What Are The Consequences For Closing Accounts?

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Replied by Speedwerx on topic Re: What Are The Consequences For Closing Accounts?

Speedwerx, the company that you're talking to is correct BUT when lenders see that you have kept a credit card in good standing for 6 years, they will know that they trust you and start you off with say, $1k or more.

You don't need to worry about credit limits at all. The BOA secured card you have there will take care of that. Once BOA unsecures that card, they will return your deposit and give you an increase to at least $2k (my assumption). All you need to focus is on not applying for anymore cards because as ColoNative stated, new inquiries and the new accounts are hurting your score. You will also see an increase in scores once you get those baddies removed from your credit reports.

I remember when I started with BOA in June 2007. It was my second credit card and they started me off with a measly $700 CL. After 6 months, I requested an increase a $300 CLI to bring my CL to $1k. That was after many telephone calls I made to their customer service and one of their supervisors told me that they couldn't give me an increase because it was a student card and that it was sufficient for my current expenses. She had the nerve to say that when I charged about $500 a month and paid it off in full before the statement closed. I had that card converted to the WorldPoints Visa when my account turned a year old and they gave me a $1k CLI to $2k. Now that same account is at $3.5k and I continue to use that card heavily because I know will give me a nice increase every 6 months.

So here's what you need to do


Thanks hjm331 for consolidating everyones comments concisely. I'll apply the advise given and keep everyone updated. Thanks again all.:cheesing:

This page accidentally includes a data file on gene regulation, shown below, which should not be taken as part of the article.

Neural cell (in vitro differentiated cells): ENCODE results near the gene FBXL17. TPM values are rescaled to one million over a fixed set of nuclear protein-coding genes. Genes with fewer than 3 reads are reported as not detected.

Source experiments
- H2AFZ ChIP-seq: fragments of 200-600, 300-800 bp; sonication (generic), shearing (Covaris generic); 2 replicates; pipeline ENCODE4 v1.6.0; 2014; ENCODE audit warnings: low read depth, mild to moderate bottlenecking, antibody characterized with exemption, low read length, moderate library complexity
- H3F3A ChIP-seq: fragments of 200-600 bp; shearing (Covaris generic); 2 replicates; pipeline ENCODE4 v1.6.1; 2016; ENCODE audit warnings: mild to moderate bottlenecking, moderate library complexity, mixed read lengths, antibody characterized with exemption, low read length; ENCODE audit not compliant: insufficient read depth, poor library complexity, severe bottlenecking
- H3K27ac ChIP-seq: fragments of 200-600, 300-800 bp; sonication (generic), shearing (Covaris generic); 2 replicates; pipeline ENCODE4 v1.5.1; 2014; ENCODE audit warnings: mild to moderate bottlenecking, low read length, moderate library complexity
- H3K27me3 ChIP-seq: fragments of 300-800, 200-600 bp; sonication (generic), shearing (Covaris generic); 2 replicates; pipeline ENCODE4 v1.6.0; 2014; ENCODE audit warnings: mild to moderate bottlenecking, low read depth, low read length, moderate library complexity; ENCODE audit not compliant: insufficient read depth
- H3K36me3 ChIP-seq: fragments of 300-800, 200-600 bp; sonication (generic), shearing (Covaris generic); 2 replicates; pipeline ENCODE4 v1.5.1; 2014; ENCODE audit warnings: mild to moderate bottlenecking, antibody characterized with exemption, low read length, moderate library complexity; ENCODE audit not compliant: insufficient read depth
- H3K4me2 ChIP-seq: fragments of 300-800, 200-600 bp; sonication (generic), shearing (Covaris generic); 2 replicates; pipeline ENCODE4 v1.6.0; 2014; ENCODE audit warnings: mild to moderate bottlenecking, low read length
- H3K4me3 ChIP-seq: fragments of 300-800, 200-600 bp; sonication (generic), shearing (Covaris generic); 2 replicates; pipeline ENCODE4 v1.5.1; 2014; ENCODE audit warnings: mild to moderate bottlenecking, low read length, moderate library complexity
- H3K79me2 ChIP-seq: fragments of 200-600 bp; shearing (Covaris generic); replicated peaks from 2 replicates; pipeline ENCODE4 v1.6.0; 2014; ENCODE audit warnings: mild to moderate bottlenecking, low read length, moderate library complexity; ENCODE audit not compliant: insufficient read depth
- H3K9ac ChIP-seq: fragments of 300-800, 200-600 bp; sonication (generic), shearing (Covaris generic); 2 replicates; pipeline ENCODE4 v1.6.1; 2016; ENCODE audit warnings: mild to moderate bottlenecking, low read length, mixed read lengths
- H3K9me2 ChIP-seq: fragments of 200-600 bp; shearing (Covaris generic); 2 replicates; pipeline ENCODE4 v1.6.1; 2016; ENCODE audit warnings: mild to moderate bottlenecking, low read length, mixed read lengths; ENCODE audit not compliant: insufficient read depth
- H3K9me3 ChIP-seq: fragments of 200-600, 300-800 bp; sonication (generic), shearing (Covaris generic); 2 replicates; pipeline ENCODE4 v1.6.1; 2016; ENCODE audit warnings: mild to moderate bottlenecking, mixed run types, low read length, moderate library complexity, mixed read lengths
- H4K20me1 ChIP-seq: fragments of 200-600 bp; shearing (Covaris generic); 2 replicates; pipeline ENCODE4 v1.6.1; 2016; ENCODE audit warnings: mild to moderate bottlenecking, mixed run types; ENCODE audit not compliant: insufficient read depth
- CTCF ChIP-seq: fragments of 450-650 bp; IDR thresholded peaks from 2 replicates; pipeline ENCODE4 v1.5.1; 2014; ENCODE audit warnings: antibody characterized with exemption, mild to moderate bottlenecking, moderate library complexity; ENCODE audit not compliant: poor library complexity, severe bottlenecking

10 years 8 months ago #16

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Replied by hjm331 on topic Re: What Are The Consequences For Closing Accounts?

Speedwerx, the company that you're talking to is correct BUT when lenders see that you have kept a credit card in good standing for 6 years, they will know that they trust you and start you off with say, $1k or more.

You don't need to worry about credit limits at all. The BOA secured card you have there will take care of that. Once BOA unsecures that card, they will return your deposit and give you an increase to at least $2k (my assumption). All you need to focus is on not applying for anymore cards because as ColoNative stated, new inquiries and the new accounts are hurting your score. You will also see an increase in scores once you get those baddies removed from your credit reports.

I remember when I started with BOA in June 2007. It was my second credit card and they started me off with a measly $700 CL. After 6 months, I requested an increase a $300 CLI to bring my CL to $1k. That was after many telephone calls I made to their customer service and one of their supervisors told me that they couldn't give me an increase because it was a student card and that it was sufficient for my current expenses. She had the nerve to say that when I charged about $500 a month and paid it off in full before the statement closed. I had that card converted to the WorldPoints Visa when my account turned a year old and they gave me a $1k CLI to $2k. Now that same account is at $3.5k and I continue to use that card heavily because I know will give me a nice increase every 6 months.

So here's what you need to do:
1) Close your CorTrust and both of your First Premier cards
2) Get the baddies removed from your credit reports.
3) DO NOT close your Orchard Bank card. As long you can get the annual fee waived or removed, keep it open! It's the backbone to your credit score!
4) Don't worry about your credit limits.
5) No more new applications.
10 years 8 months ago #17

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Replied by Speedwerx on topic Re: What Are The Consequences For Closing Accounts?

cortrust - agreed with others - this provides no benefit to you
orchard - agreed with others (unfortunately). average age = 1.2y with orchard, 0.7y without.

if you don't plan on using orchard, they'll probably cancel the card eventually. your recent AOR does hurt your score for now but it sets you up nicely for some credit card "rebalancing" later on. by then, you can drop orchard with minimal impact.

since you mentioned a concern of many tiny balances i would also try to shift your credit limits. i may be wrong, but i think many (recently opened) balances is a concern. the size of the accounts is not.
- merrick to hooters ... hooters limit = 2000
- 2005 fp to 2004 fp ... 2004 fp limit = 1250

i too am surprised as to why you're keeping one fp over the other (instead of putting both on your short list).